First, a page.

I learned that you can't make money shorting in this market currently. As stocks careen higher, the gap between fundamentals and valuations will widen, providing opportunities to short in the future. In the meantime, I'll try my best not to get sucked in.

[...]

What is worth mentioning is that this market is currently near-impossible to short.

~ Fred Hickey, "The Smartest Dumb People in the World," The High-Tech Strategist, November 5, 2010

Bethany McLean on the anti-Fed movement

The thought process behind the anger at the Fed isn't uniform. If Dante had nine circles of hell, then the Fed has three circles of doubters. The first circle is critical of the Fed's current policies. The second circle thinks that the Fed has been a menace for a long time. The third circle wants to seriously curtail or even get rid of the Fed.

[...]

Murray Rothbard, the controversial libertarian economist who many consider the intellectual father of the anti-Fed movement, wrote in 1994 ("The Case Against the Fed") that if the Fed were to be abolished, then "the banks would, at last, be on their own, each bank responsible for its own actions. There would be no lender of last resort, no taxpayer bailout [italics mine]."

~ Bethany McLean, "Fed-Bashing Three Ways," Slate.com, November 9, 2010

Ned Riley says he's no permabull

I don't sell into the rally, Larry. You've known me for the last few years, I've been bullish as heck on the market, I continue to be so. The market's moving, I only think it's in the third or fourth inning of this bull market. Lookit, we've had a ten year bear market, the S&P has almost doubled earnings and the market is still down 20%. I think this is the beginning of a big bull market and as long as the skeptics stay out there, I'm very happy.

When people start saying that equities are the best long-term investment for your portfolio, I'm gonna run for the hills.

~ Ned Riley, Riley Asset Management, CNBC's "The Kudlow Report", November 4th, 2010

Ned Riley says the cold housing market is a big problem for the economy

One of the biggest problems we've got is that we can flood the system with money but the banks don't turn around and lend it where it's needed. The housing industry is still on its back. If you try to get a refinancing of a mortgage, it takes you four to six weeks minimum just to get them to look through your applications.

The banks are still parsimonious in handing out any money toward the housing market. A purist, somebody that has high credit ratings and everything else, can't get an equity line of credit for about two months. So, Bernanke's nice to give us all this money, but the banks have pressure, big pressure, because the lending offices aren't giving the money away.

~Ned Riley, Riley Asset Management, CNBC's "The Kudlow Report", November 4th, 2010

Art Hogan on GDP growth in 2011

The great news is we've figured out how to make money in a slow-growth economy, we're going to see that in 2011 as we'll probably see a 3, 3.5% GDP growth rate.

~Art Hogan, director of global equities, Jefferies, CNBC, November 9th, 2010

Ron Insana sees upside surprise in financial markets going into 2011

The market going forward is probably going to surprise people on the upside.

~Ron Insana, CNBC, November 8th, 2010

Tony Dwyer sees strong economic activity throughout 2011

Where macro guys and economists such as myself get it wrong is we've become economically euphoric as rates are going up, but that's the restricter. When rates are coming down that's the stimulant.  From the April high they've gone from 4 to 2.4%, that is hugely stimulative. So, in our view, you're going to have much better than expected economic activity over the course of the next three to four quarters and that's going to further increase earnings growth which will ultimately end up in a stock-friendly way.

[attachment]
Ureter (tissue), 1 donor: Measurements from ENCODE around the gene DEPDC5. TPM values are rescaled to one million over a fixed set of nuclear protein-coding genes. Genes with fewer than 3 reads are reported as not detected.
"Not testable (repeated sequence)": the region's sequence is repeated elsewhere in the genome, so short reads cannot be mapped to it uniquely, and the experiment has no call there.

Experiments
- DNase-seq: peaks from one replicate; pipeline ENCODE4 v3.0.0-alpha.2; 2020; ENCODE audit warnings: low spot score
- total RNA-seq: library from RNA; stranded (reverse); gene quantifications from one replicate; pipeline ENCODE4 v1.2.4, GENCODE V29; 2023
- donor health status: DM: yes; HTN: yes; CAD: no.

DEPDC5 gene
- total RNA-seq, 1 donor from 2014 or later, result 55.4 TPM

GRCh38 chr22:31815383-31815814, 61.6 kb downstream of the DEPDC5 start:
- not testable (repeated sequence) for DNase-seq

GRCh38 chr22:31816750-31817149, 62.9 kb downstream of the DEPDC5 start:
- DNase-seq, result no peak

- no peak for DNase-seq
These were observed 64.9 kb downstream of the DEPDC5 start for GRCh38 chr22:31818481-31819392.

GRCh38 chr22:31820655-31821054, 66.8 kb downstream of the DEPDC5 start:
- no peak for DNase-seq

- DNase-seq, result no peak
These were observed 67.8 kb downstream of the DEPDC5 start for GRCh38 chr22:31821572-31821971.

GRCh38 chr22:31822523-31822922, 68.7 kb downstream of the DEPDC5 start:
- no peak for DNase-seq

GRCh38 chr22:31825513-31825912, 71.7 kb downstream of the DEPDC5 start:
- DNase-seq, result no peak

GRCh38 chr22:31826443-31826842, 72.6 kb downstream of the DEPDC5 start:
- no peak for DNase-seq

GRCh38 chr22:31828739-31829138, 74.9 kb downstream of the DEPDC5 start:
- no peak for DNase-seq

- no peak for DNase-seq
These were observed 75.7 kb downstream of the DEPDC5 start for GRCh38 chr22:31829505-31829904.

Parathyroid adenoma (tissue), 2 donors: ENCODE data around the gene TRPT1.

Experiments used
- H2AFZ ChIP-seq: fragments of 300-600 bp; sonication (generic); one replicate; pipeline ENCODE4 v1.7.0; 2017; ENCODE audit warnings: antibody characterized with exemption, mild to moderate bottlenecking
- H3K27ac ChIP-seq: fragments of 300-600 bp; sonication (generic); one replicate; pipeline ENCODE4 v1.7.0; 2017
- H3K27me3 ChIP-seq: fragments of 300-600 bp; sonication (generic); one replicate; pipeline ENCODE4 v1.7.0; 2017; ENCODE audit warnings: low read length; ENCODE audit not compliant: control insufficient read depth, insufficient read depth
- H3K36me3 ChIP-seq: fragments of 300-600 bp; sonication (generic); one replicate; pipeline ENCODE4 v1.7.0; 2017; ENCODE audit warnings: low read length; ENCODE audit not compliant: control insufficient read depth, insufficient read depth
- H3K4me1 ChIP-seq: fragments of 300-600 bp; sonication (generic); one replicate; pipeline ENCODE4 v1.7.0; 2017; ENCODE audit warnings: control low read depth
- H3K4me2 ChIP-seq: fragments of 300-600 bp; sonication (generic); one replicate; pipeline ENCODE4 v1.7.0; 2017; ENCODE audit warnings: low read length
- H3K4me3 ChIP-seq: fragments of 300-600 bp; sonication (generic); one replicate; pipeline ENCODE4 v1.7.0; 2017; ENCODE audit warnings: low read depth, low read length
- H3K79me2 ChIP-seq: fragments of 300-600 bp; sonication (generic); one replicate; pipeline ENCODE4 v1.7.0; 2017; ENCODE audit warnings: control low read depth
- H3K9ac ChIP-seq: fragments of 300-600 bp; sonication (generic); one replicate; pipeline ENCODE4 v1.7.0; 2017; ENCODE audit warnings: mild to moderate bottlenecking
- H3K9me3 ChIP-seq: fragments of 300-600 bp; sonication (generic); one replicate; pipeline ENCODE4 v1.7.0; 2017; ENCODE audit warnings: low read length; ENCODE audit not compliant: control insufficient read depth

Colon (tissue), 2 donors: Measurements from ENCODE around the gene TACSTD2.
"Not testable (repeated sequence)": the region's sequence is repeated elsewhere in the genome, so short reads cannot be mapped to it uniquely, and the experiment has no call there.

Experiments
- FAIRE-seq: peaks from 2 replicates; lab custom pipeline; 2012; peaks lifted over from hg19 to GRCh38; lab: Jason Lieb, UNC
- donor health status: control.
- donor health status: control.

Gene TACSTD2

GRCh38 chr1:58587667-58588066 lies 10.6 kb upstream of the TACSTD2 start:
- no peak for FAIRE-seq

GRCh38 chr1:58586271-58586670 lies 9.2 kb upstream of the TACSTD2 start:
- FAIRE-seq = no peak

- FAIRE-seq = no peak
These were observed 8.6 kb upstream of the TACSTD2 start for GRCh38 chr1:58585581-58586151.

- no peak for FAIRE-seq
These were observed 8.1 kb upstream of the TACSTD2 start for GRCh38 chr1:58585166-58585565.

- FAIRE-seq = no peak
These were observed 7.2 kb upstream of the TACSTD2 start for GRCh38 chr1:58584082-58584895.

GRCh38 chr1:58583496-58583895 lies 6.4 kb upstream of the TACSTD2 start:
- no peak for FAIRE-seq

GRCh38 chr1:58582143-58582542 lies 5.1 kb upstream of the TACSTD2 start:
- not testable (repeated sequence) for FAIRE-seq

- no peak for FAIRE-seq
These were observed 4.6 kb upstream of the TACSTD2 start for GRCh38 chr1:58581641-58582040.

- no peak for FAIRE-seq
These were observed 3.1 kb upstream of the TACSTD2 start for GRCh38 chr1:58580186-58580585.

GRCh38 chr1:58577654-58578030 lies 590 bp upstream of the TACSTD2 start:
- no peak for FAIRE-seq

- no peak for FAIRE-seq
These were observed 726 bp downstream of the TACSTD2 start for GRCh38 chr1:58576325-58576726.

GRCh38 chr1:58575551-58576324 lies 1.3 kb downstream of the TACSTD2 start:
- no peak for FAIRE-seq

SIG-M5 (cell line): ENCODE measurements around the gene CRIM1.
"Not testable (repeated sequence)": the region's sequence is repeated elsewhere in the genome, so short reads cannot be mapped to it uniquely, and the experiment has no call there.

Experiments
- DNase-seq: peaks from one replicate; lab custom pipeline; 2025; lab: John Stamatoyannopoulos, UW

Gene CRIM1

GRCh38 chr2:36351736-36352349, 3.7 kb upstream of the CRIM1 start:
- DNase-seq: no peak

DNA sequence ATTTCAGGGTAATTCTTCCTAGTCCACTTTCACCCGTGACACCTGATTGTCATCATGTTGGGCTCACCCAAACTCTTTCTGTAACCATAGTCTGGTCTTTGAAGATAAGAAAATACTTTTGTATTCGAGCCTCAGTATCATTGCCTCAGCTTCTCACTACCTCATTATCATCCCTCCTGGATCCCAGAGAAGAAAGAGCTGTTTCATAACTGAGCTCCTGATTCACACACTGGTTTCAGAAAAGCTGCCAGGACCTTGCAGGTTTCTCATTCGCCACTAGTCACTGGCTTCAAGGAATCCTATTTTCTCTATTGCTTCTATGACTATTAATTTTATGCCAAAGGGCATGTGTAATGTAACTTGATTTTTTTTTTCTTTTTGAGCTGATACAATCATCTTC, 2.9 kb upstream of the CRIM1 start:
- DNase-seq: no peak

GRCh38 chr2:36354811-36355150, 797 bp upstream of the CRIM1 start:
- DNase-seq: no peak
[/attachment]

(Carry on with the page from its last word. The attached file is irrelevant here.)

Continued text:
~Tony Dwyer, chief equity strategist, Collins Stewart, CNBC "Market Breakdown", November 8th, 2010

Brian Belski on synchronized global growth

If you go back and look at fundamentals and what's driving the growth in the economy over the next five years, we really do believe it's going to be those technology companies, and those industrial companies, that benefit from what we like to call "synchronized global growth" which we're in a global world now.

~Brian Belski, chief investment strategist, Oppenheimer Asset Management, CNBC, November 2nd, 2010

Jim Cramer roots for Ben Bernanke, the earnest underdog

Ben Bernanke is doing a great job. He's not only taking on Washington, he's taking on the world! In the name of trying to get this economy moving again, in the name of trying to get people hired. That's a lot more than anyone else is doing. It's time to applaud the man and castigate those rich people who offer nothing for those who are down and out and just trying to get by. They should all be ashamed!

~Jim Cramer, CNBC's Mad Money with Jim Cramer, November 9th, 2010

Jim Cramer says the market isn't fooled by negative sentiment and neither should you be

I call this whole process "selective negativity." We get a change in employment figures and we're told that Irish bonds are now the thing. We get a prospective bidding war for BJ's and we're told to focus on the currency wars. Yeah! That's the new thing to worry about.

The bottom line, here's what really matters: the market itself isn't focused on the new negatives. It's focused on what's truly important, not faddishly important, which means the employment claims and the buyouts, not the bogus, blown-out-of-proportion, doom-and-gloom stories that the media's addicted to, including now the G20.

The market isn't fooled, which is why it spent the rest of the day rallying from the ugly open. You shouldn't be fooled, either.

~Jim Cramer, CNBC's Mad Money with Jim Cramer, November 10th, 2010

Jim Cramer makes a "contrarian" call for investors to pile into bank stocks

Now can you imagine what would happen if one of the myriad bearish analysts upgrades? You wanna be out of the group then?

Wow, I just said something pretty inconceivable. I said that you should fear missing a move in the banks. Now that's a breath of fresh air!

~Jim Cramer, CNBC's Mad Money with Jim Cramer, November 10th, 2010

Jim Cramer says the fear is all priced in in bank stocks

Can you believe this move in the bank stocks? I think it's totally related to the job creation we're beginning to see. I think we're all mesmerized by mortgage-morass stories, foreclosure stories, now FDIC-fee stories that we're missing the forest for the trees.